The sunrise was spectacular, and if it wasn’t for the palm trees, I could have said I was back home on Lake Kariba. As we head to our spot, we keep seeing fish rise but these aren’t our targeted species. They were Giant gourami. Arriving at our fishing spot the water was calm. D has his walking bait on and I am sticking to my spinnerbait. Cast after cast we work the weed line; D has one a small Toman that he quickly releases into the water to fight another day. As we fish, we both keep scanning the water looking for signs of Snakehead rising to breathe and for their tell-tale baby fry ball. In the distance, D sees something so we went off to investigate. D had found a fry ball of a baby Snakehead. I realized at that moment to fish for Snakehead one has to be very in-tune with their surroundings, paying very close attention to the subtle rise they make coming up for air, as well as looking for the fry ball. D explains to me that with Snakehead fishing you can blind cast for them, which is casting at the structure you think will hold fish, or site fishing, by one seeing the fish come up for air and then casting a lure at it trying to get a reaction bite before it goes back down. Or two, find the fry ball and cast at it trying to get one of its parents to attack your lure. Site fishing for Snakehead is a rush, to say the least. You can see the fry ball knowing that they are extremely young; red, but the parents will be very protective and close by. With every cast made the anticipation grows stronger and feeling that at any minute one of us will get one. With a blink of an eye, a good couple of hours had passed and still nothing so we decided to leave the fry ball alone and concentrate on Peacock bass. Hours had passed, the sun was high in the sky as it was midday. Tired, hot and sweaty we were about to stop for a rest when D sees another fry ball but this time they aren’t red like the ones before, they look more like a juvenile Snakehead. I pick up my medium heavy rod with my perch coloured rattling Rapala on; I made a cast past the fry ball, but nothing. D has got nothing, I made another cast past the fry ball again and nothing. I was starting to think that it was a waste of time. I made another cast; this time right over the fry ball and bring the Rapala through the middle of the fry ball; Bang!!!! My rod is nearly ripped out my hand I strike shouting at the top of my voice, I GOT HIM, I GOT HIM, I GOT HIM!!! Medium-heavy action rod is bent over 50lb braid on the spool with drag tight and this fish is pulling the line off my reel. I can’t believe the power. Into the sun it runs pulling my line and I can’t see anything. The fish jumps clear of the water and D shouts PB! PB! a big PB! I could hardly believe it when I started seeing it as it came out the glare of the sun. Arms and legs are shaking; I can’t believe what I have hooked. After 10mins of fighting the fish, I get it to the boat and D lands it for me. Job done, fish in the boat and I breathed a sigh of relief. I put my rod down take the fish; my hands are trembling I am struggling to get the hooks out of its mouth. I was racing against the clock as the sun was hot and the fish had given me an awesome fight. I wanted to get it back in the water as fast as possible; hooks out lip grip still on; I dunk the fish in the water and we let it recover for a couple of minutes before we take it out to measure and photograph it. The fish measured out at 54cm. D told me that was big for there and will be hard to improve on. All I could think of was how grateful I was that I was allowed to catch this magnificent fish. After a few pictures, I slowly release it back into the water and watch it swim down to the depths it came from.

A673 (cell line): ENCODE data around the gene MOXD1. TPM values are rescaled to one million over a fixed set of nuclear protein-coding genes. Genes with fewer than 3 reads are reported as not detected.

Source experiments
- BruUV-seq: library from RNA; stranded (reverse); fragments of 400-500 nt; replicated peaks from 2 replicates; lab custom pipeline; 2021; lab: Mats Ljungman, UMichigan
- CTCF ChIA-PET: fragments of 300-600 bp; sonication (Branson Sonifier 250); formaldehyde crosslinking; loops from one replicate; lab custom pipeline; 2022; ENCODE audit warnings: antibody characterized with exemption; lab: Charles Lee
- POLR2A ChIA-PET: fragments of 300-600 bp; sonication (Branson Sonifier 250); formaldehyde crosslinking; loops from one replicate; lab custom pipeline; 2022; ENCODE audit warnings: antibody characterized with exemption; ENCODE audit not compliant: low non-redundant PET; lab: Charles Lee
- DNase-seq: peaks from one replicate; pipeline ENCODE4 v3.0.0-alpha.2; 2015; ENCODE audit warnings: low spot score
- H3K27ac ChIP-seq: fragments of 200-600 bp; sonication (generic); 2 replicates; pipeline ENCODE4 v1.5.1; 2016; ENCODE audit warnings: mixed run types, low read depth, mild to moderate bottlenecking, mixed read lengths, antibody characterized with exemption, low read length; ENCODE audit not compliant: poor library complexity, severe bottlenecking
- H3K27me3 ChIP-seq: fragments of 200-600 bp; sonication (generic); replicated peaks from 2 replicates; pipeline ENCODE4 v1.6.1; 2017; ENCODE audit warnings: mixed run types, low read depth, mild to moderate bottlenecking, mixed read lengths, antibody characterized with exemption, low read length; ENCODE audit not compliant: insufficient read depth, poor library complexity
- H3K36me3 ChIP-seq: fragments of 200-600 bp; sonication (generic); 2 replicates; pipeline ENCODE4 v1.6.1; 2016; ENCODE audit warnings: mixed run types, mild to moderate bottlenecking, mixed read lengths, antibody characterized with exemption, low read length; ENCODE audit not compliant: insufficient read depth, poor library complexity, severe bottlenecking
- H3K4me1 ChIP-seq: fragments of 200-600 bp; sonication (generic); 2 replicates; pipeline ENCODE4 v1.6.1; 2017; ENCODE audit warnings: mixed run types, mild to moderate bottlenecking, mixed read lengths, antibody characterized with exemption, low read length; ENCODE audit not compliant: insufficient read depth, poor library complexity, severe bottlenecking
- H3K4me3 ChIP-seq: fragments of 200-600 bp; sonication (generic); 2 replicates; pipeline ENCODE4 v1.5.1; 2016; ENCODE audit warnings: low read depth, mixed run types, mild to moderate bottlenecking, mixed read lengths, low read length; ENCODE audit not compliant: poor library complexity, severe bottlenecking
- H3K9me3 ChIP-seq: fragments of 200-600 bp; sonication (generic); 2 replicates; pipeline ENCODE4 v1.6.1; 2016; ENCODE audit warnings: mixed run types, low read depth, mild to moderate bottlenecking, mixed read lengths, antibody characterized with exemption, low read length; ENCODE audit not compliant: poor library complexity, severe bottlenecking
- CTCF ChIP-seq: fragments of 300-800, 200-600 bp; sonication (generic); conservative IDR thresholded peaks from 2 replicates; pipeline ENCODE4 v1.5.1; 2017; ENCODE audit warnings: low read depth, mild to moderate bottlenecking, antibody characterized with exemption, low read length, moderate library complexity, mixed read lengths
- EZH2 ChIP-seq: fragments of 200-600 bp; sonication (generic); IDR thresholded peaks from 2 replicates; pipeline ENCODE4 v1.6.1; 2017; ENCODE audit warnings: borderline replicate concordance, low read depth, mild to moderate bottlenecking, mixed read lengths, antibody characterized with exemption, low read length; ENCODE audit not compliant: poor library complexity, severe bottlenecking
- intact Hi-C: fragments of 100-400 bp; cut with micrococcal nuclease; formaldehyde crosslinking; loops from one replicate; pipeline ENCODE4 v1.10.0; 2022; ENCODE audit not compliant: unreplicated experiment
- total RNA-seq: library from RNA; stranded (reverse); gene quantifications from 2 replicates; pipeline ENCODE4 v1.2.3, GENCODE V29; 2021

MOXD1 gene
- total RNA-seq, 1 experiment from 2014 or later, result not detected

For the rest of the time fishing for the day, I didn’t catch a thing but I was happy with that because it was a fulfilling day being out and wetting the line. D got a couple of small Peacock bass and Snakehead and called it a day as the sun was setting. Sitting in the boat on our way back to the truck, looking at the sun setting on what was a spectacular day I looked at D and thanked him for inviting me to go fishing because if it wasn’t for D I would never have got my new personal best Peacock Bass, I got him!!!